Batteries Not Included
Updated · Aug 02, 2001
You know that excitement you get when the big box with your latest online purchase arrives? You’ve tracked the package repeatedly, willing it closer and closer to your home and now it’s finally here. With great enthusiasm, you open the box, remove the contents and unwrap the packaging.
Wait a minute. Where’s that one piece you need to transform the product from a useless mass into the latest and greatest new thing? You look again, surely it’s in there somewhere.
And then you see the writing on the side of the box — “Gizmo not included.”
Don’t let this happen to your online shoppers. Customer satisfaction includes avoiding customer disappointment.
When designing your product catalog pages on your Web site, take extra care to reveal any supplemental items, hidden or unexpected charges and incurred fees that go along with your products. The convenience of online shopping is lost if a customer has the go to the local mall for a cable, attachment, etc. after they’ve received their shipment. You also want to avoid a returned item because the additional purchase exceeds the customer’s budget.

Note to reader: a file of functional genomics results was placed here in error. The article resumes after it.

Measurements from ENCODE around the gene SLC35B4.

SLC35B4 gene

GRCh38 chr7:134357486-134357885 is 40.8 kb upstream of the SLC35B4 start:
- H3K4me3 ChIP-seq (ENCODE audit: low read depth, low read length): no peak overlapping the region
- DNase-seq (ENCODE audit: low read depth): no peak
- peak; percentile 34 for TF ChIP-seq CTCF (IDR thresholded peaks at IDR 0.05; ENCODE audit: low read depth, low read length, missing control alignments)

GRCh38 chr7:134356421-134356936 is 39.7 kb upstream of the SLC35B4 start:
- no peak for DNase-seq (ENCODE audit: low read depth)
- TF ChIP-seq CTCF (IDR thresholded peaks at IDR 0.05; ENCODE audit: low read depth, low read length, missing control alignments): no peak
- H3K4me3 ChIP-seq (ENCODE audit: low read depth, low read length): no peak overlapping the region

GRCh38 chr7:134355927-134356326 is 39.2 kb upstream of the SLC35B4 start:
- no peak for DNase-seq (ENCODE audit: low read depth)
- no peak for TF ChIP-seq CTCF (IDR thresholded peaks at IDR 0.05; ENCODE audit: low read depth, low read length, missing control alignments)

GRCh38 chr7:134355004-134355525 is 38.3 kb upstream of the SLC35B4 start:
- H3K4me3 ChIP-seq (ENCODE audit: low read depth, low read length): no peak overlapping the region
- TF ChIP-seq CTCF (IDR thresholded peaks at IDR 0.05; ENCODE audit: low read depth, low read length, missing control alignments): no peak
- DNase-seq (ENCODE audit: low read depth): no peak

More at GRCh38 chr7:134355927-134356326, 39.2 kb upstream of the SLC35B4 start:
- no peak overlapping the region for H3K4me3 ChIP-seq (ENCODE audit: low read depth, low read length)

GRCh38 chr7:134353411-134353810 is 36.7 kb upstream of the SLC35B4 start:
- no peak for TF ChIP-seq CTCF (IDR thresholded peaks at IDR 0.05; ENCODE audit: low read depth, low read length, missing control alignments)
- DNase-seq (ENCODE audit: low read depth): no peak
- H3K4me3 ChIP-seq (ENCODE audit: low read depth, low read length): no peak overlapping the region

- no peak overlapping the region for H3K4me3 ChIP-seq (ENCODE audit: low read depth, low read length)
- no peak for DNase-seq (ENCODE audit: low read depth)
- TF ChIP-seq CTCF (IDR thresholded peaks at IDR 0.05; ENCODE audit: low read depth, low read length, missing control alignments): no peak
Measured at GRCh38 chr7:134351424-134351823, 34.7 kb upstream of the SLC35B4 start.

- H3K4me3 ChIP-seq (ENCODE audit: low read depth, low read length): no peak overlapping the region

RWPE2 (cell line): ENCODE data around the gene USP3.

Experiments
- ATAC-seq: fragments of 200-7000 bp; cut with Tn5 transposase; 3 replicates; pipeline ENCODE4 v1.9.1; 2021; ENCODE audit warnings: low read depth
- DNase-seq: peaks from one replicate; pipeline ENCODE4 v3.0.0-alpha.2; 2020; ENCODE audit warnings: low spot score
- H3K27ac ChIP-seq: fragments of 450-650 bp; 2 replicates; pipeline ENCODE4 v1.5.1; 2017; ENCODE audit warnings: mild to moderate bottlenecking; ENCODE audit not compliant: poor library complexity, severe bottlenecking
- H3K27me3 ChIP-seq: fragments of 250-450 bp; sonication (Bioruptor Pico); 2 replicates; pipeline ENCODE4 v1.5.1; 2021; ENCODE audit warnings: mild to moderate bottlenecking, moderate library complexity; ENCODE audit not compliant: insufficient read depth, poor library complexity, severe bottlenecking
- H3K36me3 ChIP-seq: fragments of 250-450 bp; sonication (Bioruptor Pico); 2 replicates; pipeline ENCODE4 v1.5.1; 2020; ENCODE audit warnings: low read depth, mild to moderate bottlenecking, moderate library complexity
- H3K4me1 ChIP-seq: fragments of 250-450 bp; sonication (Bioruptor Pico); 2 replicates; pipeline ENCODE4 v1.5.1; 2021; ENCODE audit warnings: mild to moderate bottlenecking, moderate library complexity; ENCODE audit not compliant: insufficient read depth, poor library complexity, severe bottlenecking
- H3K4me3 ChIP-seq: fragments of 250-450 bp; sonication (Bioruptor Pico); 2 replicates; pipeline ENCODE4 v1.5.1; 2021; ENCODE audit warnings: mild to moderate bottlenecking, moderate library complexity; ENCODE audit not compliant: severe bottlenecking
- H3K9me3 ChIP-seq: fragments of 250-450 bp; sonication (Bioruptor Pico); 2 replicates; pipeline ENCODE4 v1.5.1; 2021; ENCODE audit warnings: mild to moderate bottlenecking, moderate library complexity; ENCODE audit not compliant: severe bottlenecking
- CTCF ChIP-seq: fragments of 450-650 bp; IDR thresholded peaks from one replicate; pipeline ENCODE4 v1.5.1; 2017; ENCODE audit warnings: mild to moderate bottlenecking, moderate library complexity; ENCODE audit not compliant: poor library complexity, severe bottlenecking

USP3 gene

Outline the additional items or services that your customer will need to make their purchase fully functional. Links to the supplementary items from the product descriptions helps customers to order all the things they need at once. Let customers know if the merchandise they are buying needs professional installation, training or consultation too.
One-dimensional information on a Web site may be the customer’s only reference for a product and they are reliant on you to provide the details. The hot tub that looks so easy to install from a Web site image may prove to be more complex for the average do-it-yourselfer once they open the box at home.
Pop-up windows are a good method for ensuring that customers don’t forget to purchase everything they need to use their new products. As a customer clicks an item for the shopping cart, a pop-up can remind them about the batteries.
Reprinted from ECommerce Guide.
Robyn Greenspan, an independent researcher and speaker, is interested in innovation, market trends and information technology. She was a participant in the AI Summit and also took part in the IEEE International Conference on Edge Computing, International SOA Symposium series and the International Cloud Symposium series. She graduated from Temple University. She was previously the communications and research manager for the AMS, an internationally recognized professional association that advances knowledge in the IT and business management areas.